North American Network Operators Group

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Re: So -- what did happen to Panix?

  • From: Joe Abley
  • Date: Sat Feb 04 16:19:28 2006

On 4-Feb-2006, at 15:21, Christopher L. Morrow wrote:

honestly I'm not a fan of IRR's, so don't pay attention to them, but... is
the IRR 'not well operated' or is the data stale because the 'users' of
the IRR are 'not well operated' ?
The data ought to be maintained by the people to whom it relates.

Customers (and peers) of some ISPs have great incentives to add appropriate records, since if they don't do so their ISPs' filters will not be widened to accept their routes.

Other networks have no such incentive, since their transit providers and peers either build their filters in other ways, or don't filter at all.

Generally, there is no incentive to remove data from the IRR, except in the case where resources are returned and reallocated to someone else who wants to make their own records.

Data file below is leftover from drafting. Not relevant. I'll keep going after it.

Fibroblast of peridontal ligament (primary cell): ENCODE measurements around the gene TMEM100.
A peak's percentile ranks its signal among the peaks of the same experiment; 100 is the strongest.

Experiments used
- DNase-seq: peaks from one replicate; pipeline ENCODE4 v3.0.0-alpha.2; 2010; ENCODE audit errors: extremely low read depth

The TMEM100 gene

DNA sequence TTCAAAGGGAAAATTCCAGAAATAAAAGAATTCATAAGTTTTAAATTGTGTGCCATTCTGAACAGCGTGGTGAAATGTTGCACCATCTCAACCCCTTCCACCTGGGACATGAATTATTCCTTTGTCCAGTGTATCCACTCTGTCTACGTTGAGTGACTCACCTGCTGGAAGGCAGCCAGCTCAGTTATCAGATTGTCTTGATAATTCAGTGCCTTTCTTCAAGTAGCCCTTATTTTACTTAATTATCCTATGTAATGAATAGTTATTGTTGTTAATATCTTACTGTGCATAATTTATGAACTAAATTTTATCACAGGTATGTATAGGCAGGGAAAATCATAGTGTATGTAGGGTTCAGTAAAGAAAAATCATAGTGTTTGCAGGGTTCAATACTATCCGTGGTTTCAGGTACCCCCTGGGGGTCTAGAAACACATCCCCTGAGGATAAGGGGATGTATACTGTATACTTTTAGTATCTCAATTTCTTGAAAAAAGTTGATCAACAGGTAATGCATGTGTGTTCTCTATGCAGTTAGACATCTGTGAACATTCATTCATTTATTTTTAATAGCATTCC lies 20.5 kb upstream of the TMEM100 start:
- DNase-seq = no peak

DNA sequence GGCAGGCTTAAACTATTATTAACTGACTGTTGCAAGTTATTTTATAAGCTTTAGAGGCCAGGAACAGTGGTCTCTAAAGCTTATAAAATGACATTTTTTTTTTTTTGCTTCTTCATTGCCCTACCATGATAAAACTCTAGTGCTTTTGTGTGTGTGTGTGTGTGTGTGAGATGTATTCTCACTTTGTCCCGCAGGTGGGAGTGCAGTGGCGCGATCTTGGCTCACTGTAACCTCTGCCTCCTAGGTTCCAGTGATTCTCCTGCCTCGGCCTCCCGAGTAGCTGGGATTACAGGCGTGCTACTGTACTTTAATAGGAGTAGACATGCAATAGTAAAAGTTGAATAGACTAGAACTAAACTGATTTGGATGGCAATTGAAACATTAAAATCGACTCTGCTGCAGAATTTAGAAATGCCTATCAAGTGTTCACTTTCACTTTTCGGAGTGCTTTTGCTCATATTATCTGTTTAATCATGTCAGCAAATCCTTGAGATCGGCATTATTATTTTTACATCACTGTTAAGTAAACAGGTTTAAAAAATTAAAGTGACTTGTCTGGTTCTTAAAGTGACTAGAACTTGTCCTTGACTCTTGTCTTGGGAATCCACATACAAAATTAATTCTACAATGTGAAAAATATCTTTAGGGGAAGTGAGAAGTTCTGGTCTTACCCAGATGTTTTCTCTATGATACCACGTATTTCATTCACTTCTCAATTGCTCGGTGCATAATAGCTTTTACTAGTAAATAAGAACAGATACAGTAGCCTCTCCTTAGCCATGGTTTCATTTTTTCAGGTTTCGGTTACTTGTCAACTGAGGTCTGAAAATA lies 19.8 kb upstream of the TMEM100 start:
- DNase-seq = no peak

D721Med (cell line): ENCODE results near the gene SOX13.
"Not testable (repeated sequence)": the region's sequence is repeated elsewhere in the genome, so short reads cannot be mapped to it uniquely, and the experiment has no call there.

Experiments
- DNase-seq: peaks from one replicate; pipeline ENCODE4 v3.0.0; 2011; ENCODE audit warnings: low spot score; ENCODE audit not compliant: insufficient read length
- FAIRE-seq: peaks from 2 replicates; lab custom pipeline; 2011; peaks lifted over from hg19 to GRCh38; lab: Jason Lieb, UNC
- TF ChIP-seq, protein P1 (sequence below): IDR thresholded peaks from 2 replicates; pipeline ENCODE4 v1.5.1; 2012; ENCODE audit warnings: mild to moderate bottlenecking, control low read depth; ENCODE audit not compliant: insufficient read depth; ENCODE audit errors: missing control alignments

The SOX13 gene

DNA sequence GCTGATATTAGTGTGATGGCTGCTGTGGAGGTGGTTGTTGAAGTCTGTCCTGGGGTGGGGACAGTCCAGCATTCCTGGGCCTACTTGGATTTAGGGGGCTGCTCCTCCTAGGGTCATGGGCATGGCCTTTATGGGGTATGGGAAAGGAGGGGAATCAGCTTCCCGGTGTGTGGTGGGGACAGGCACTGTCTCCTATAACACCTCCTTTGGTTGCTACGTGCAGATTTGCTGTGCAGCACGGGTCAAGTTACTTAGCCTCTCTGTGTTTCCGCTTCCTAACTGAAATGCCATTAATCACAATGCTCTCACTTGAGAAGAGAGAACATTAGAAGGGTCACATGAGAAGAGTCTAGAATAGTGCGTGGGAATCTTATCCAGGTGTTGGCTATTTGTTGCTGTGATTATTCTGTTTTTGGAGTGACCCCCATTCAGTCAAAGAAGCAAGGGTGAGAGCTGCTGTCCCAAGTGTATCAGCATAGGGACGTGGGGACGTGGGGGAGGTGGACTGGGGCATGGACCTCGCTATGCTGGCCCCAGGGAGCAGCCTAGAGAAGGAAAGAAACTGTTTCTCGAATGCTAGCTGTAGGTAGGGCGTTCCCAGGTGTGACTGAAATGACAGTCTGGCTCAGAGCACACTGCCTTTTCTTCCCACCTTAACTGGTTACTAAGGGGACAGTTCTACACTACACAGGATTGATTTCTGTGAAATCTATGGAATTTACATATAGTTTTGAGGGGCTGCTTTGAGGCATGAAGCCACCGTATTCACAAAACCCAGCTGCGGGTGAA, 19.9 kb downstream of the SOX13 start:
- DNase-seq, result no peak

Wherever there is a lack of incentive to keep records accurate, we can probably safely assume that they are either missing or stale.

"Customer" in this context means "anybody whose routes might be filtered by someone else". Since large, default-free carriers tend not to have their routes filtered by peers, those that don't use RPSL expressions to build customer filters don't have much reason to care about the IRR.

It's probably fair to say that if all the large, default-free carriers insisted that their customers submitted their routes to the IRR, then every route would be registered. This would not completely address the problem of stale data, though.

(the IRR as near as I can tell is
nothing but a web/whois server that you sign-up-for and push/pull data
through, right?)
The IRR is a loosely-connected collection of route registries, all run by different people. Data originating in one database is frequently found to be mirrored in other databases, but not in any great systematic fashion.

Together these databases form a distributed repository of RPSL objects. Objects are generally submitted by e-mail and retrieved using whois, but some registry operators also make web interfaces available. Anybody who doesn't know what RPSL is can find out at <>.